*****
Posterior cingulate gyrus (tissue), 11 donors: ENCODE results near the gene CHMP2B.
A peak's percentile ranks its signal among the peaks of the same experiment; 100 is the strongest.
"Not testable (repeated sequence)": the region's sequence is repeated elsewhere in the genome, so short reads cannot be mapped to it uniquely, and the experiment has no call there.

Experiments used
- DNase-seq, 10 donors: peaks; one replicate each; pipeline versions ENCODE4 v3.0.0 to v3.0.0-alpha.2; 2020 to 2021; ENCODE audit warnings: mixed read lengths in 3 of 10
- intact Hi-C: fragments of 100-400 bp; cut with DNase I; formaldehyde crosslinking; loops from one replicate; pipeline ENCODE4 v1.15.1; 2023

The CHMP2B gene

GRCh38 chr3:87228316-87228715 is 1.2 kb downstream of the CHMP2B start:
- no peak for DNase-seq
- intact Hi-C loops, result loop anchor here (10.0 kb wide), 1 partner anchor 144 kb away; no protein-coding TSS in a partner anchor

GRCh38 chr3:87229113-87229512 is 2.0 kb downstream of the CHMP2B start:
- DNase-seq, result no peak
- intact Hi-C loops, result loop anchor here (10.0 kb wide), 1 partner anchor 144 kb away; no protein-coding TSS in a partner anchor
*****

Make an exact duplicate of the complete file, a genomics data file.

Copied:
Posterior cingulate gyrus (tissue), 11 donors: ENCODE results near the gene CHMP2B.
A peak's percentile ranks its signal among the peaks of the same experiment; 100 is the strongest.
"Not testable (repeated sequence)": the region's sequence is repeated elsewhere in the genome, so short reads cannot be mapped to it uniquely, and the experiment has no call there.

Experiments used
- DNase-seq, 10 donors: peaks; one replicate each; pipeline versions ENCODE4 v3.0.0 to v3.0.0-alpha.2; 2020 to 2021; ENCODE audit warnings: mixed read lengths in 3 of 10
- intact Hi-C: fragments of 100-400 bp; cut with DNase I; formaldehyde crosslinking; loops from one replicate; pipeline ENCODE4 v1.15.1; 2023

The CHMP2B gene

GRCh38 chr3:87228316-87228715 is 1.2 kb downstream of the CHMP2B start:
- no peak for DNase-seq
- intact Hi-C loops, result loop anchor here (10.0 kb wide), 1 partner anchor 144 kb away; no protein-coding TSS in a partner anchor

GRCh38 chr3:87229113-87229512 is 2.0 kb downstream of the CHMP2B start:
- DNase-seq, result no peak
- intact Hi-C loops, result loop anchor here (10.0 kb wide), 1 partner anchor 144 kb away; no protein-coding TSS in a partner anchor